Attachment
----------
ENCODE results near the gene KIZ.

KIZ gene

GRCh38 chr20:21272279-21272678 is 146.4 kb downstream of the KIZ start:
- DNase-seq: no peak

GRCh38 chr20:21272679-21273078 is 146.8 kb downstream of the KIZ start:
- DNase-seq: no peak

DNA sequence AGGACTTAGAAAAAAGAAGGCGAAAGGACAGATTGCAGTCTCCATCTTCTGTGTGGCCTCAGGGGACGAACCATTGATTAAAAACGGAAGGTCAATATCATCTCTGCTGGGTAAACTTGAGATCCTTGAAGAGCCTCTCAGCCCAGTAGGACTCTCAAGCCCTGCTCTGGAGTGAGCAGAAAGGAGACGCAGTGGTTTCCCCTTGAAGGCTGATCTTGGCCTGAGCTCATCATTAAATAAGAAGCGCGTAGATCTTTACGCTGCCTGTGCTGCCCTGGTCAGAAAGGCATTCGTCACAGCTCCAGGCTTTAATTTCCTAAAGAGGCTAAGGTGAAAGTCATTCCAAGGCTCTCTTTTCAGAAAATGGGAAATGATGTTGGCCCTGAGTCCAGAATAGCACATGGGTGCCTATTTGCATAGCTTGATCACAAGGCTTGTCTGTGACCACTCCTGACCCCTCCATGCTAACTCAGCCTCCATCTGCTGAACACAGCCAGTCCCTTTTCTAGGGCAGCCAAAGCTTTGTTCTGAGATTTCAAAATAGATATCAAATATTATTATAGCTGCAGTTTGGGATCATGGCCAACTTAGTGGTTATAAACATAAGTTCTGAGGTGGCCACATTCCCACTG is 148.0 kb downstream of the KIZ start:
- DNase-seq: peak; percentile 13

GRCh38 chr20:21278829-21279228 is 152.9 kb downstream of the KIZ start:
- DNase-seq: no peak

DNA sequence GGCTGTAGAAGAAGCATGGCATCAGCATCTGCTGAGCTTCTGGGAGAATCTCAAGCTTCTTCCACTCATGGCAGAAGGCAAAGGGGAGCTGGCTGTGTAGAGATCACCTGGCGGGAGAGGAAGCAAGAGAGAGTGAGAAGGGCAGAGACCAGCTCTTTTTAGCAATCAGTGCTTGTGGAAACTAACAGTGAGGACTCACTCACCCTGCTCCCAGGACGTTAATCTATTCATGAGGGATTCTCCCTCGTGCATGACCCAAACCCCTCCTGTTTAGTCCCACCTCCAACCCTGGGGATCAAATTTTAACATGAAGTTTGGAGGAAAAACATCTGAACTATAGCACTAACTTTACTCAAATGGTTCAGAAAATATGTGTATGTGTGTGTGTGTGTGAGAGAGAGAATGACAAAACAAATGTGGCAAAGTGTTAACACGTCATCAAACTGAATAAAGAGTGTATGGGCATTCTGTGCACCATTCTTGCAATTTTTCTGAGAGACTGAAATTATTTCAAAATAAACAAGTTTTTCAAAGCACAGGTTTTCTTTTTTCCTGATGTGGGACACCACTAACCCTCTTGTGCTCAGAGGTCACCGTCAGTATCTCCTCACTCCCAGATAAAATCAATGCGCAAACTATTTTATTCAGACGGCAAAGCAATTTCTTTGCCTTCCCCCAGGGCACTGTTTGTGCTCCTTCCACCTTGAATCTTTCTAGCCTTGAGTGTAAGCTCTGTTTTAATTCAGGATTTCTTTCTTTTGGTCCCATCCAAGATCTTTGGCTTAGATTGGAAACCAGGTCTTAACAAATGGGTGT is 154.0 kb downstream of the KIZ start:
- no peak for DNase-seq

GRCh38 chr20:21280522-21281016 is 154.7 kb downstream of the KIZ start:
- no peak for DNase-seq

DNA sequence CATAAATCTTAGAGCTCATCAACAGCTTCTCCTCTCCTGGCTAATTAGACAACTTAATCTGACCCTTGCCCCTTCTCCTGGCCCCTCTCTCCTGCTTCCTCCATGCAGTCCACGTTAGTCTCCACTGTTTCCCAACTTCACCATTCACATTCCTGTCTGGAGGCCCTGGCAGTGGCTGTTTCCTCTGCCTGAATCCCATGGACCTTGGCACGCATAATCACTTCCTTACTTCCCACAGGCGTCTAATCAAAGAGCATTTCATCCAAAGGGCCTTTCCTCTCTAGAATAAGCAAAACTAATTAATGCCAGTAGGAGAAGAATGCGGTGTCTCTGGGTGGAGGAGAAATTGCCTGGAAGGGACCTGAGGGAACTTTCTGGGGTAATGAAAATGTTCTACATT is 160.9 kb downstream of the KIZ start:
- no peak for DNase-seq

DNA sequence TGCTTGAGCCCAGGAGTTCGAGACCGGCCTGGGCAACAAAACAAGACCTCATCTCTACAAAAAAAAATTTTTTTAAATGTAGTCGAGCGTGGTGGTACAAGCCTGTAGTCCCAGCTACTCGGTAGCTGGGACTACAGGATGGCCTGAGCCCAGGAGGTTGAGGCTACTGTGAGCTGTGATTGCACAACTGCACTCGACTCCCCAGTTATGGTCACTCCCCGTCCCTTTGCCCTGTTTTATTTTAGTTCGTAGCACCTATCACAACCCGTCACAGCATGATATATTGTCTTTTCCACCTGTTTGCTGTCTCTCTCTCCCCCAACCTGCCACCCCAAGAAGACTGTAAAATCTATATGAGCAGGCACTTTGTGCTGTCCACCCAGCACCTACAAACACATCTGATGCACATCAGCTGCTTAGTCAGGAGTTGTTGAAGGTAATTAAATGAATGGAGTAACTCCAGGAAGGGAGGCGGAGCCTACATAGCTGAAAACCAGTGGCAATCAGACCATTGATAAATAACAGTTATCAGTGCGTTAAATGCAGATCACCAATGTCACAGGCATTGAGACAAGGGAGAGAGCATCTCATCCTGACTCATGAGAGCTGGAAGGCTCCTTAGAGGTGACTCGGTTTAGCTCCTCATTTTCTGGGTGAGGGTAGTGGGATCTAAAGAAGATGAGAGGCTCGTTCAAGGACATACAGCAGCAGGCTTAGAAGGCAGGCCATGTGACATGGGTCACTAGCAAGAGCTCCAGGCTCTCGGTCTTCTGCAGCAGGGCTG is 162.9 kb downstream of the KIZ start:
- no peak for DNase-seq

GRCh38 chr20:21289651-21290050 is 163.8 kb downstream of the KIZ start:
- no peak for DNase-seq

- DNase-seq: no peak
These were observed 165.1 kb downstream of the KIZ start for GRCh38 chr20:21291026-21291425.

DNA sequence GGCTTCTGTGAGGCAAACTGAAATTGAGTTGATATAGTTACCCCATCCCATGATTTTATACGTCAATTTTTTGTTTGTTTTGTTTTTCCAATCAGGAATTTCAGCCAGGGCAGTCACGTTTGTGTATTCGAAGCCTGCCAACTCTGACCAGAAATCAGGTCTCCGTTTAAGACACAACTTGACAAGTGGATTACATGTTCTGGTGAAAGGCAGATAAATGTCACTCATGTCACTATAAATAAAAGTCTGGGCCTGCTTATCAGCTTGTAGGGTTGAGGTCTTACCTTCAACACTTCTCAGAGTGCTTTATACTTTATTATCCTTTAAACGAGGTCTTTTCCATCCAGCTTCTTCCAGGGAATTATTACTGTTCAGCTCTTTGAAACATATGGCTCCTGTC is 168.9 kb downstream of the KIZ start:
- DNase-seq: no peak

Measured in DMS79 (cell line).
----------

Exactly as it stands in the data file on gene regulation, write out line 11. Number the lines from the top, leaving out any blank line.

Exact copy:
DNA sequence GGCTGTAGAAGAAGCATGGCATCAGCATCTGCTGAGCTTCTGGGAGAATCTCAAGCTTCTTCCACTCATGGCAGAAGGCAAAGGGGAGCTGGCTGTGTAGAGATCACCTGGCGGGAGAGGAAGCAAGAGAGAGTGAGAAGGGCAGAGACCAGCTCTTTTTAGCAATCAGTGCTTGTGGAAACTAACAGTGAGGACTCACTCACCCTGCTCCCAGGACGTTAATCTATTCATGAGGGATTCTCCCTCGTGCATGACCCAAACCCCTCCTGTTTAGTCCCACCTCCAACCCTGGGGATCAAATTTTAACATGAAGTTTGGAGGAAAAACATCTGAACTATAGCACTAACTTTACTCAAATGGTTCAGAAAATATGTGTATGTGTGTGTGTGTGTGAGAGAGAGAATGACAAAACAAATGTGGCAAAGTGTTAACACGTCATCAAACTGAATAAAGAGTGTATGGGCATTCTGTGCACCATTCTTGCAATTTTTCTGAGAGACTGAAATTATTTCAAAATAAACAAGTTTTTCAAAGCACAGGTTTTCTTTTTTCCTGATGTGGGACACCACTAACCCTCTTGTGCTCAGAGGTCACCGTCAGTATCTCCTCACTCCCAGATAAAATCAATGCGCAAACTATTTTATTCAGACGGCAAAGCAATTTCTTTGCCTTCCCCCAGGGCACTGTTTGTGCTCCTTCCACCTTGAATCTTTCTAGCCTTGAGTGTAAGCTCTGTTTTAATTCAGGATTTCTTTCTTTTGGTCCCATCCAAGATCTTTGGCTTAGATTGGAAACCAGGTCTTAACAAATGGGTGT is 154.0 kb downstream of the KIZ start: